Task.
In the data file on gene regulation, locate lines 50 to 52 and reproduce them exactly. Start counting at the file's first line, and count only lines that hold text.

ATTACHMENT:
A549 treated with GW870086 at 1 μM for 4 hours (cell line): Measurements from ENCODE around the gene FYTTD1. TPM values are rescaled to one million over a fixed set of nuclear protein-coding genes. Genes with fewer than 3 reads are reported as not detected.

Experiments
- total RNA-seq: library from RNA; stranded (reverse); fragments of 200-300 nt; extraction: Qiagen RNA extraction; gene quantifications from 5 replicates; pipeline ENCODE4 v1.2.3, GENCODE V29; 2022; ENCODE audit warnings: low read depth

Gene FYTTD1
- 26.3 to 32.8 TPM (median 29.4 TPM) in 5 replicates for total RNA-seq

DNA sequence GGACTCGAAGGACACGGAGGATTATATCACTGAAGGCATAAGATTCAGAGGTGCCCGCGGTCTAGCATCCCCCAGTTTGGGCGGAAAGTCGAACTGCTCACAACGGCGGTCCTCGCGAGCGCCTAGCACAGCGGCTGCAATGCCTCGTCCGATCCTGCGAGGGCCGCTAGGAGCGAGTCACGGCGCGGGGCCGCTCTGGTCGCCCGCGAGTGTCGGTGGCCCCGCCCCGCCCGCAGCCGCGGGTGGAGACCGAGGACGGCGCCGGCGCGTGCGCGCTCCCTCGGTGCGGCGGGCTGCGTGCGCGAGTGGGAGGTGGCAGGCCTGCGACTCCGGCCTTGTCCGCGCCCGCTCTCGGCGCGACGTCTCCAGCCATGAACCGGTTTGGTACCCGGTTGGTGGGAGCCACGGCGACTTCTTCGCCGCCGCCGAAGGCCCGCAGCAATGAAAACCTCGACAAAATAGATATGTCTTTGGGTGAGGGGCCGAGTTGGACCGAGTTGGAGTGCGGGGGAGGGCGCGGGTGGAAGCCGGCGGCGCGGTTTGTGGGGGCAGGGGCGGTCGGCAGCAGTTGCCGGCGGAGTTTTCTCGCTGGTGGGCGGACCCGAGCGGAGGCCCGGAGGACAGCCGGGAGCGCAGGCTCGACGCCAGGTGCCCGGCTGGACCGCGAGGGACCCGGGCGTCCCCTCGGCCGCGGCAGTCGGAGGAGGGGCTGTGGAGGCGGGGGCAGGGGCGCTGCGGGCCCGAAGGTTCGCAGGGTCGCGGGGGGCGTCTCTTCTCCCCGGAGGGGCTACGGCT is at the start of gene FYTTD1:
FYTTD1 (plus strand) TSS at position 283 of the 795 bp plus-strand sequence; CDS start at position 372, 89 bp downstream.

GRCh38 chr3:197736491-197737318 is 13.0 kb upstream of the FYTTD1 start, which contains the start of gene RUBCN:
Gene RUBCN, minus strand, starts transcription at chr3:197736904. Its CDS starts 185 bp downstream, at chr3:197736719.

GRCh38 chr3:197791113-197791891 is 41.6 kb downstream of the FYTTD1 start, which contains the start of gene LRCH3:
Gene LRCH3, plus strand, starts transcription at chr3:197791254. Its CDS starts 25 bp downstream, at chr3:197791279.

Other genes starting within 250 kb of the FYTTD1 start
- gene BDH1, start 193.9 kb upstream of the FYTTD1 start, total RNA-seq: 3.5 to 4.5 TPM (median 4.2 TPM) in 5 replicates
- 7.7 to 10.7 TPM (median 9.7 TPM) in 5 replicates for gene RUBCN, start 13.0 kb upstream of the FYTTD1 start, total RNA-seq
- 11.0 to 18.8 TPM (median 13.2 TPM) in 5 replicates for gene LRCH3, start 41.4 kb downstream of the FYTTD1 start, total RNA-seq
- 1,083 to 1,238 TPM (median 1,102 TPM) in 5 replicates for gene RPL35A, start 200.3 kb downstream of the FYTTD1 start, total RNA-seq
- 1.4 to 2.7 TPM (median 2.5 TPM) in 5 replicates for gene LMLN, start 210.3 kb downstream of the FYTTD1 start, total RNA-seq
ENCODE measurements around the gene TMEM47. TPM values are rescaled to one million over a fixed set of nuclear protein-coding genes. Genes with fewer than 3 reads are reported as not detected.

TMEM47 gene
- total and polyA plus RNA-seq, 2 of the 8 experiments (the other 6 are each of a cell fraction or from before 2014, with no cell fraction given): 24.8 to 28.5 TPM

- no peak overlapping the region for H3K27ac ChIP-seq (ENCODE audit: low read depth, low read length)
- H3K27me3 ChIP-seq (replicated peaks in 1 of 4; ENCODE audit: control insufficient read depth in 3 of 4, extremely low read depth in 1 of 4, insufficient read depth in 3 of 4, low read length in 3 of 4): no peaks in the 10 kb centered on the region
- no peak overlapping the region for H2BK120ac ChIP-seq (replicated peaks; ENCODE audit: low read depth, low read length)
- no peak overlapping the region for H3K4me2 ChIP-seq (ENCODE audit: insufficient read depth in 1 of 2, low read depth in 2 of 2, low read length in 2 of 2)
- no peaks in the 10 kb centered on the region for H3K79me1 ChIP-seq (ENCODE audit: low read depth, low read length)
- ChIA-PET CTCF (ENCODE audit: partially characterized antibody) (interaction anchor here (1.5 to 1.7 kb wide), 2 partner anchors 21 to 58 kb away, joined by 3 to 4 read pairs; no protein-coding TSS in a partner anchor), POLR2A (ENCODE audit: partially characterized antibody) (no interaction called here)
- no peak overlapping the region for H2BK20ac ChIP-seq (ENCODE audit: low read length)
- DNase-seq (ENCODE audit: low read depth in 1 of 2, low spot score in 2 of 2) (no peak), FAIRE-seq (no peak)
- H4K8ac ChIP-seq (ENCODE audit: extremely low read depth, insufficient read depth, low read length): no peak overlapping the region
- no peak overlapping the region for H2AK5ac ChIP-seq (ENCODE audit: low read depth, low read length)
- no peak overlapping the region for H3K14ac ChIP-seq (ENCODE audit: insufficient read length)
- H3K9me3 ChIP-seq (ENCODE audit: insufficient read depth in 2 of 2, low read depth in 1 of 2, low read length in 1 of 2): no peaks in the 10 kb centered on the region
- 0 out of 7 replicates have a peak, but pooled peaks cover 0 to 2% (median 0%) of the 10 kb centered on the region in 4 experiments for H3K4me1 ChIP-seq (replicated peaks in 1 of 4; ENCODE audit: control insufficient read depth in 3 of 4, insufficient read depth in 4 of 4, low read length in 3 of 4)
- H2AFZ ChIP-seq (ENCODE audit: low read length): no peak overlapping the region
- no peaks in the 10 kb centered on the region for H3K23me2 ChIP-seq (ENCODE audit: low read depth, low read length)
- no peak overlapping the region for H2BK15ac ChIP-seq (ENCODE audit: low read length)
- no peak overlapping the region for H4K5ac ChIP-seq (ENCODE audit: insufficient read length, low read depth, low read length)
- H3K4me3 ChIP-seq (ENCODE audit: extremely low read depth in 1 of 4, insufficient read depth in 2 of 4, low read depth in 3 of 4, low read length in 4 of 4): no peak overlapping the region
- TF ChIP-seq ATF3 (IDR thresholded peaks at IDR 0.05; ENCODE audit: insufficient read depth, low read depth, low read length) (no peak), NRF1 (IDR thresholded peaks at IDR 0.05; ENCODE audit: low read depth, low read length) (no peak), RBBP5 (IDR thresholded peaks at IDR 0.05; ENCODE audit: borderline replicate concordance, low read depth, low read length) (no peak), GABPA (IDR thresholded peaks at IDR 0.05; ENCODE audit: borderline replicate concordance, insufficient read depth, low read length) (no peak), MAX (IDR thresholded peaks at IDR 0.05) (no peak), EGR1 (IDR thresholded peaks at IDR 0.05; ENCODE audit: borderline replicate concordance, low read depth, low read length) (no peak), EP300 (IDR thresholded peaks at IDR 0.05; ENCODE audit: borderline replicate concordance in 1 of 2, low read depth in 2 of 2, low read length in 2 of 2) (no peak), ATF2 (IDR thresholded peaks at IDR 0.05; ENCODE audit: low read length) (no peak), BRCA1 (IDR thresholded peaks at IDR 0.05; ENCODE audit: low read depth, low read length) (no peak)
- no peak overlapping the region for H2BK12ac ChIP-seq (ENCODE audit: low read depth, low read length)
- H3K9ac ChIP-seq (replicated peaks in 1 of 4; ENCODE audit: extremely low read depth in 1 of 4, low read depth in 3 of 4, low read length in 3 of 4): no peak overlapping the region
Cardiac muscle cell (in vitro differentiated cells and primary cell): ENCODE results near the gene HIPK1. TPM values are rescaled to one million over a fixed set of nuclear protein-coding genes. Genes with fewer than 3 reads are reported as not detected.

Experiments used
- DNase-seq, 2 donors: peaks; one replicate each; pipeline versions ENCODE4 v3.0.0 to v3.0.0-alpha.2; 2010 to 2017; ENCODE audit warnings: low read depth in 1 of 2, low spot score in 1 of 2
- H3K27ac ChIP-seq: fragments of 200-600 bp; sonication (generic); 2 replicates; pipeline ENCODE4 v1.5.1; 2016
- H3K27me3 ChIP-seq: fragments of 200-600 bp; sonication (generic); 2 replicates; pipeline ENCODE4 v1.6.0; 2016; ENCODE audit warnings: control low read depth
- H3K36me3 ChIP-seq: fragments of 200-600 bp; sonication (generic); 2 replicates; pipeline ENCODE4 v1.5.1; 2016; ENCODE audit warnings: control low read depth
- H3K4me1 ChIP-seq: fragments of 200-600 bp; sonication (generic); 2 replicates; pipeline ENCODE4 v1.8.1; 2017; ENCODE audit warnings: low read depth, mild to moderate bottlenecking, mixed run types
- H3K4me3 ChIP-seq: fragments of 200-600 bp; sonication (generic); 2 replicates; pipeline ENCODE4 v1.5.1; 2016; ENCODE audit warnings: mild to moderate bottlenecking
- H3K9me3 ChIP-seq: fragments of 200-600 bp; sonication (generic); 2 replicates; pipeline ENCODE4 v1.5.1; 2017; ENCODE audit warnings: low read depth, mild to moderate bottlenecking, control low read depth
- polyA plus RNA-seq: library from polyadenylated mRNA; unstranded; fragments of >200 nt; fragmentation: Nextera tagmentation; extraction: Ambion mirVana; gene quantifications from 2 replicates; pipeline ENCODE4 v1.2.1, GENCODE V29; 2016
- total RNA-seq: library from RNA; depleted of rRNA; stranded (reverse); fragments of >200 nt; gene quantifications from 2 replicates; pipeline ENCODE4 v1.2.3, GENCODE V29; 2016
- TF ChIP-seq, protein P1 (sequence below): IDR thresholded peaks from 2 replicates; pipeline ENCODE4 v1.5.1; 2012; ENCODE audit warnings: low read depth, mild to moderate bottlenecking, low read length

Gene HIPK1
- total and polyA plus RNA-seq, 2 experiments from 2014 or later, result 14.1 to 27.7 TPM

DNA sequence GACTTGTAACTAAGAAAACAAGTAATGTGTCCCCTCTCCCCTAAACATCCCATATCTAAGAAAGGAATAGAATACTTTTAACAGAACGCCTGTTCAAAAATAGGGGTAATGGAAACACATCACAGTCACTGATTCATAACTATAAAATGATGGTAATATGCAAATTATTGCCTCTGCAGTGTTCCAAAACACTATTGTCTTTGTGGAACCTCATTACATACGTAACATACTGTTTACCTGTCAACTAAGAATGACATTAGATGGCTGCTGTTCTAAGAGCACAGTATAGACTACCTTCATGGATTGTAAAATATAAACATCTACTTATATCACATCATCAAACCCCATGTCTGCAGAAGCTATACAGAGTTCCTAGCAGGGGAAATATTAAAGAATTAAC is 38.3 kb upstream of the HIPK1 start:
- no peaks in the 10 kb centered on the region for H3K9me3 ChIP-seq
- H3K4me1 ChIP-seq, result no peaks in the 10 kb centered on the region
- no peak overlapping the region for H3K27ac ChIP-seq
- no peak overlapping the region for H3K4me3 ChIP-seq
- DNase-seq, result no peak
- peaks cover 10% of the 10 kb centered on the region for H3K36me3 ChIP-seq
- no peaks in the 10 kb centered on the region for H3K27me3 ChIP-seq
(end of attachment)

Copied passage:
- H3K9me3 ChIP-seq: fragments of 200-600 bp; sonication (generic); 2 replicates; pipeline ENCODE4 v1.5.1; 2017; ENCODE audit warnings: low read depth, mild to moderate bottlenecking, control low read depth
- polyA plus RNA-seq: library from polyadenylated mRNA; unstranded; fragments of >200 nt; fragmentation: Nextera tagmentation; extraction: Ambion mirVana; gene quantifications from 2 replicates; pipeline ENCODE4 v1.2.1, GENCODE V29; 2016
- total RNA-seq: library from RNA; depleted of rRNA; stranded (reverse); fragments of >200 nt; gene quantifications from 2 replicates; pipeline ENCODE4 v1.2.3, GENCODE V29; 2016